CIO revs up highway patrol with massive application modernizationDate: Jun 20, 2011
Clifford Gronauer, CIO at the Missouri State Highway Patrol, doesn't look like someone who is easily ruffled. That aura of calm no doubt has served him well in recent years as he has led an application modernization project that replaces the highway patrol's legacy environment en masse.
"The original plan was to do it piecemeal, like most organizations," confessed Gronauer, a finalist for the 2011 MIT Sloan CIO Symposium Award for Innovation Leadership.
As Gronauer explains in this CIO Innovator video, however, a "perfect storm" of events persuaded him to go big. The organization's mainframe-based legacy applications, most of them developed in the 1970s, were expensive to run and to maintain. Moreover, he was hard put to find people to support them. "Let's face it, when kids come out of college today with their IT degrees, COBOL and CICS are not real high on their hit parade," he said. In addition, the patrol's 2,500 officers and civilian employees were clamoring for more features and functions. Then came a potential windfall: federal grant money -- assuming he could muster an appeal on short notice.
"We had a 10-day window from the time we found out about the grant to when the application was due," Gronauer said. "With luck, skill, whatever, somebody was shining down on us and we got a fairly sizeable grant that helped fund at least the startup of the project."
The application modernization project is entering its second phase. The modules -- all off-the-shelf software -- are in production. Efforts now are focused on improving systems that serve not only the patrol but also about 10,000 users throughout Missouri's criminal justice system. Even at this stage, however, it is probably fair to say that the application modernization project is life-changing.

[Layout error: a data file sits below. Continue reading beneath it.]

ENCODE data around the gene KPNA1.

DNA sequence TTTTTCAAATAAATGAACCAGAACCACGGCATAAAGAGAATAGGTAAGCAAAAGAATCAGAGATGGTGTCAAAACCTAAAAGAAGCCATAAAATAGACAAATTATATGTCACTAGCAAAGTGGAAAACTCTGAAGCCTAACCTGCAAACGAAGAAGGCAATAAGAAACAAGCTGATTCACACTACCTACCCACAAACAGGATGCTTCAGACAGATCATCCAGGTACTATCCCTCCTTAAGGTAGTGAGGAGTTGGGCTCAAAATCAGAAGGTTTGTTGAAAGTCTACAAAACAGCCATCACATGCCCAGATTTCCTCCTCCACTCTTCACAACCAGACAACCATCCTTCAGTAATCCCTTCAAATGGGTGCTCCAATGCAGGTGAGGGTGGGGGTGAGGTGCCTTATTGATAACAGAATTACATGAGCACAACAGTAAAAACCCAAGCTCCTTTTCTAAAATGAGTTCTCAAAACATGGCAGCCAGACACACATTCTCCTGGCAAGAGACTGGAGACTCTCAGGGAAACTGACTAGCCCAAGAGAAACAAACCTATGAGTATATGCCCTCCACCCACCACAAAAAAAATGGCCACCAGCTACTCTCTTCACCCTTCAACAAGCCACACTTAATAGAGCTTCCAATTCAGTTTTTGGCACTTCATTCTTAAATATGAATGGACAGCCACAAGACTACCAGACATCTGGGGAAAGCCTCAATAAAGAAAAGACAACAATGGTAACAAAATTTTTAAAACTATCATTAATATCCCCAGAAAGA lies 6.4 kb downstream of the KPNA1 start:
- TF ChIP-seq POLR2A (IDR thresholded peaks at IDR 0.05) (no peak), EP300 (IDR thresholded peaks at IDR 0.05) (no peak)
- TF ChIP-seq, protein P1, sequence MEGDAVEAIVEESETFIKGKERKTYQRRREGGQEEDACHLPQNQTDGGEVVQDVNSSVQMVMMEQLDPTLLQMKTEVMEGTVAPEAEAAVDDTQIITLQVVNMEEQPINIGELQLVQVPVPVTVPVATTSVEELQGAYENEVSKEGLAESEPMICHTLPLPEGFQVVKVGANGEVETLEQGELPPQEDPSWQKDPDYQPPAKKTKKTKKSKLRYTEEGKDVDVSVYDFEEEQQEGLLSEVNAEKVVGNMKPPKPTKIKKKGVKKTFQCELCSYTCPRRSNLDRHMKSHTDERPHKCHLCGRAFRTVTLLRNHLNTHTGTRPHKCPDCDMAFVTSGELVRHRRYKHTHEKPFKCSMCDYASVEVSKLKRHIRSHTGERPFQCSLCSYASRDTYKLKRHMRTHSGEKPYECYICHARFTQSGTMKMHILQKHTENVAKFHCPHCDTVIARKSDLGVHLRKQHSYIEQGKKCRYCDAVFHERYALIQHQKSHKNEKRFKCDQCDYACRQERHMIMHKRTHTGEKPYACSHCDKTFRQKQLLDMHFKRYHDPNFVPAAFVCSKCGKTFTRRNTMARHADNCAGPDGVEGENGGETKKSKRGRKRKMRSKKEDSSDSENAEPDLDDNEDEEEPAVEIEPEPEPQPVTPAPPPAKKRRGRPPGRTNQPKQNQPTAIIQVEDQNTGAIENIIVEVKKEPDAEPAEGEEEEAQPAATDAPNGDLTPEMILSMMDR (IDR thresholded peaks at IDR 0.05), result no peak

The project's linchpin is the patrol's computer-aided dispatch, or CAD, solution, Gronauer said. That system puts out initial calls for help and connects with the laptops installed in patrol officers' cars. The map-based approach of the new software is particularly effective for a largely rural state like Missouri, he said, where the patrol generally does not respond to specific addresses but to mile makers on interstate highways. The software also allows officers to do single-entry data: For example, once they've scanned a license's bar code, they can access the driver's information and print out a ticket in the patrol car. The project's overall goal was to improve officers' accuracy and reduce the amount of time they spend on administrative duties. "We're trying to revolutionize the quality of their jobs," he added.
Watch the video to hear more about the technical challenges of the application modernization project and how Gronauer deployed his personnel to ensure maximum IT innovation.
The SearchCIO.com CIO Innovators profile series highlights how CIOs use technology to meet both IT and business leadership objectives. To suggest a leader for a future CIO Innovator profile, email email@example.com.
Let us know what you think about the story; email Linda Tucci, Senior News Writer.
Read the full transcript from this video below:
CIO revs up highway patrol with massive application modernization
Linda Tucci: Hi, I'm Linda Tucci, senior news writer for SearchCIO.com, speaking today with Cliff Gronauer, CIO of the Missouri State Highway Patrol. Cliff and I are at the MIT campus in Cambridge, Massachusetts, at the MIT Sloan CIO Symposium, where Cliff is one of three nominees for the CIO Innovator Award. Cliff, thank you very much for being with us today.